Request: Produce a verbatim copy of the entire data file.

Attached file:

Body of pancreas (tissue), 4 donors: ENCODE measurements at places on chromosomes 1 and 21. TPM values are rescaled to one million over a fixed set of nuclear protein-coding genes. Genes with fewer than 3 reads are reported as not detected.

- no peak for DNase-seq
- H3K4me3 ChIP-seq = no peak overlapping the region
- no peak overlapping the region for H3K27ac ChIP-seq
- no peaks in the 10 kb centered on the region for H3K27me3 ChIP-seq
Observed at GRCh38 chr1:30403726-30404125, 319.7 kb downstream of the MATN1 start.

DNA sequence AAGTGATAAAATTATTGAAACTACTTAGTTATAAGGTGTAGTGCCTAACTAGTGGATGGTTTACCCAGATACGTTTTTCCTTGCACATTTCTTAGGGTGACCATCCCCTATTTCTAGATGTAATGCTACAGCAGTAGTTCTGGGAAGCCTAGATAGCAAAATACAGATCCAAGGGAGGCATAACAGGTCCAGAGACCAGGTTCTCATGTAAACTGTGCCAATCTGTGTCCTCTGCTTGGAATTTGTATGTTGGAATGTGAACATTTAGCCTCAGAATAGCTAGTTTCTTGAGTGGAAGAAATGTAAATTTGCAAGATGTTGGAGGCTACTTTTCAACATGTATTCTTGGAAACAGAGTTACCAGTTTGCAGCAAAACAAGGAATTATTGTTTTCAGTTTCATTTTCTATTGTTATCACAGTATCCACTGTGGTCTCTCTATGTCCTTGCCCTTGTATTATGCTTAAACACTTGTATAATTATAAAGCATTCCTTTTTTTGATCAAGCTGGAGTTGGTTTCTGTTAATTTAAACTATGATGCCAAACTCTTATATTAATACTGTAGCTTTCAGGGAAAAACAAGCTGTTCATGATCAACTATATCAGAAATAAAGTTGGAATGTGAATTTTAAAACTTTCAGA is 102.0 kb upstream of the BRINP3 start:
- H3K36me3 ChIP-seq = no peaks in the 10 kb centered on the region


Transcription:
Body of pancreas (tissue), 4 donors: ENCODE measurements at places on chromosomes 1 and 21. TPM values are rescaled to one million over a fixed set of nuclear protein-coding genes. Genes with fewer than 3 reads are reported as not detected.

- no peak for DNase-seq
- H3K4me3 ChIP-seq = no peak overlapping the region
- no peak overlapping the region for H3K27ac ChIP-seq
- no peaks in the 10 kb centered on the region for H3K27me3 ChIP-seq
Observed at GRCh38 chr1:30403726-30404125, 319.7 kb downstream of the MATN1 start.

DNA sequence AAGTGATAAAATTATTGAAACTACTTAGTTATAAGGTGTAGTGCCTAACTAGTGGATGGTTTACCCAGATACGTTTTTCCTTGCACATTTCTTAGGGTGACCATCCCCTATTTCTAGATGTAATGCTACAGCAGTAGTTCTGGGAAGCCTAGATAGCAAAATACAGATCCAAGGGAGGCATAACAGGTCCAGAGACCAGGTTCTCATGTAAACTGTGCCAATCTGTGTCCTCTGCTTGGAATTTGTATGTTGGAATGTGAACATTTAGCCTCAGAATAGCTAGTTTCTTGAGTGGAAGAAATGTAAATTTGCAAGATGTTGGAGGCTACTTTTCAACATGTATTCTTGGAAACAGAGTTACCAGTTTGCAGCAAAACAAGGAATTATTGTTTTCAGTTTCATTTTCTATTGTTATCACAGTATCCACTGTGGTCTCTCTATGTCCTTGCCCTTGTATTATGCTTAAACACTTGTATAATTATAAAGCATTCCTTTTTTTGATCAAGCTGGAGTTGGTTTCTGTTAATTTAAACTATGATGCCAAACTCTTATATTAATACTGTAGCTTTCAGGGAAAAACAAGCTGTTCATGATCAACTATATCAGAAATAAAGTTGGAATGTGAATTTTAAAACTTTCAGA is 102.0 kb upstream of the BRINP3 start:
- H3K36me3 ChIP-seq = no peaks in the 10 kb centered on the region